I completed my DPhil in 2015. Before coming to Oxford in 2012, I was educated at the University of Queensland, where I received my BA (2004-2008) and MPhil (2008-2010). Since 2015 I have been the Lecturer in Ancient History at St Benet’s Hall.
My research interests are diverse, although I work mainly on the history and historiography of the Roman Empire (1st to 3rd centuries A.D.). I am particularly interested in the works of Cassius Dio, Dexippus, and Appian, and the reception of Dio in 11th and 12th century Byzantium. My primary research project at the moment is a commentary on Cassius Dio 57-58, which is under contract with OUP.
Cassius Dio, Imperial Greek Historiography, Roman Political History, Tiberius (emperor), Third Century Crisis, Byzantine Historiography.
I teach most of the Roman History options for Greats (RH5, RH6, Nero to Hadrian, Religions of the Roman Empire). For Mods, I teach Cicero and Catiline, Tacitus and Tiberius, Aristophanes’ Political Comedy, and Texts and Contexts.
The Historian John Zonaras: Some Observations on his Sources and Methods
Les historiens grecs et romains: entre sources et modèles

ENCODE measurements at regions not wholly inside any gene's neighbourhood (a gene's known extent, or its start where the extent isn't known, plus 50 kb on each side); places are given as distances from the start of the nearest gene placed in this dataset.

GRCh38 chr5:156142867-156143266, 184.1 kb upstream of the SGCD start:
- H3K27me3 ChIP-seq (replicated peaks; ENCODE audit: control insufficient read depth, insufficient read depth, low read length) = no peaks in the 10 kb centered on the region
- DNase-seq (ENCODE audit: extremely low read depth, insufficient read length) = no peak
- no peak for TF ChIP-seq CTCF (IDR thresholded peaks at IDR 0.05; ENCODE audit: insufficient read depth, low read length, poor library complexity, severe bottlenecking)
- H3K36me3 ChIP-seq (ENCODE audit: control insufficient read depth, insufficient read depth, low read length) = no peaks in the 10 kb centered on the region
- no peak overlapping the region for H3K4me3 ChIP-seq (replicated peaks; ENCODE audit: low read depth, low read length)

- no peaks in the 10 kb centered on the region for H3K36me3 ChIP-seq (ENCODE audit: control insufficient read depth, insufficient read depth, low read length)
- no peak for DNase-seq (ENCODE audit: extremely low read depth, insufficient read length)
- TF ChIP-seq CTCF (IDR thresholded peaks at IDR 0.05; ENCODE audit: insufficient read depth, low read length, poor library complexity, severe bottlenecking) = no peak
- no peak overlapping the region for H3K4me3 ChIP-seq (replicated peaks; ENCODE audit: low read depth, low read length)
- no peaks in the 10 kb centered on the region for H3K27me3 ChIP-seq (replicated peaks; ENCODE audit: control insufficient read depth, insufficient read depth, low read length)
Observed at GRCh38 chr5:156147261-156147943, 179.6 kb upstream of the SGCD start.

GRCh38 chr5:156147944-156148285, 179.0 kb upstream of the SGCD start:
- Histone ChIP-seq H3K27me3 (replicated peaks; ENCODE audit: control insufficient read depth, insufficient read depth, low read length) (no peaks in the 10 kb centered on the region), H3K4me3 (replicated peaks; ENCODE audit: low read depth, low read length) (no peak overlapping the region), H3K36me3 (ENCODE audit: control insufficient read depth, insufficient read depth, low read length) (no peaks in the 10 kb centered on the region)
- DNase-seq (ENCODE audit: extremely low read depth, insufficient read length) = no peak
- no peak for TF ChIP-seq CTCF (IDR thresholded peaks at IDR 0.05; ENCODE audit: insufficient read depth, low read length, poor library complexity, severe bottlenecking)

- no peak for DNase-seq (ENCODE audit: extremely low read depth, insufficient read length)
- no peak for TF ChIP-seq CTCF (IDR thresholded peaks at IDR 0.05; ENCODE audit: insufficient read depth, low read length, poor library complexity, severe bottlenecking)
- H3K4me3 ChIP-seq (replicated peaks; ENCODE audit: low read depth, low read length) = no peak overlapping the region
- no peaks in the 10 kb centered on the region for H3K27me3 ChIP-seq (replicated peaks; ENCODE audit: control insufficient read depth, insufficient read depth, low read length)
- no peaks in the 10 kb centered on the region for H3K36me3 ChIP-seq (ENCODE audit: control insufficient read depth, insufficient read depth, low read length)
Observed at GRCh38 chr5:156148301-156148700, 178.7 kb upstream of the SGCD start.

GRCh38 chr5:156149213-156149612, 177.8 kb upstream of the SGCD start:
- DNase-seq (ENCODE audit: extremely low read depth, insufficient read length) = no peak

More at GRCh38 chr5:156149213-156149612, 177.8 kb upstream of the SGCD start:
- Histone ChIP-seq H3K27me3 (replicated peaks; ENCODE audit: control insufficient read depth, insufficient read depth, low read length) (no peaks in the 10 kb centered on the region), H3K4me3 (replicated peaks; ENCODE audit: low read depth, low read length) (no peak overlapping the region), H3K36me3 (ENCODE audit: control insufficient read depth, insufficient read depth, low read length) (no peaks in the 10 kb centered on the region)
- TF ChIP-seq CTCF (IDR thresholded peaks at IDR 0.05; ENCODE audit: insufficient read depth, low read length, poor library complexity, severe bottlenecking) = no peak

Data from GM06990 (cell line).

Zonaras, Josephus, Cassius Dio, Byzantine Historiography, Ancient HIstoriography
Tiberius the Goat: an addition to Champlin's Mallonia
Tiberius, Suetonius, Roman Historiography, Aristophanes
THE SPECTRE OF ALEXANDER: CASSIUS DIO AND THE ALEXANDER-MOTIF
Greece and Rome
<jats:p>In the opinion of Cassius Dio, Septimius Severus' capture of Nisibis and annexation of the province of Mesopotamia were not among the emperor's more worthwhile ventures. The costs were great and the yields slight. Our knowledge of the campaign is sketchy, although we do have a narrative outline supplied by Dio's eleventh-century epitomator, John Xiphilinus. Xiphilinus preserves the following anecdote, which takes place after Severus and his army had crossed the Euphrates and were starting to feel the effects of thirst and heat. The epitomator says:<jats:disp-quote><jats:p>κεκμηκόσι γὰρ αὐτοῖς ἐκ τῆς πορείας καὶ τοῦ ἡλίου καὶ κονιορτὸς ἐμπίπτων ἰσχυρῶς ἐλύπησεν, ὥστε μήτε βαδίζειν μήτε λαλεῖν ἔτι δύνασθαι, τοῦτο δὲ μόνον ϕθέγγεσθαι, ‘ὕδωρ ὕδωρ’. ἐπεὶ δὲ ἀνεϕάνη μὲν ἰκμάς, ἐξ ἴσου δὲ τῷ μὴ εὑρεθέντι ἀρχὴν ὑπὸ ἀτοπίας ἦν, ὁ Σεουῆρος κύλικά τε ᾔτησε καὶ τοῦ ὕδατος πληρώσας ἁπάντων ὁρώντων ἐξέπιε.</jats:p><jats:attrib>(Dio Cass. 75.2.2 [Xiph.])</jats:attrib></jats:disp-quote><jats:disp-quote><jats:p>For when they were already wearied by their march and the hot sun, they encountered a dust-storm that caused them great distress, so that they could no longer march or even talk, but only cry, ‘Water, Water’. And when some little vapour did appear, on account of its strangeness it meant no more to them than if it had not been found at all, until Severus called for a cup, and filling it with the water, drank it in full view of all.</jats:p></jats:disp-quote></jats:p>
A Turkish Alexander? Michael Attaleiates, Porus, and Alexander the Great
Histos: The On-line Journal of Ancient Historiography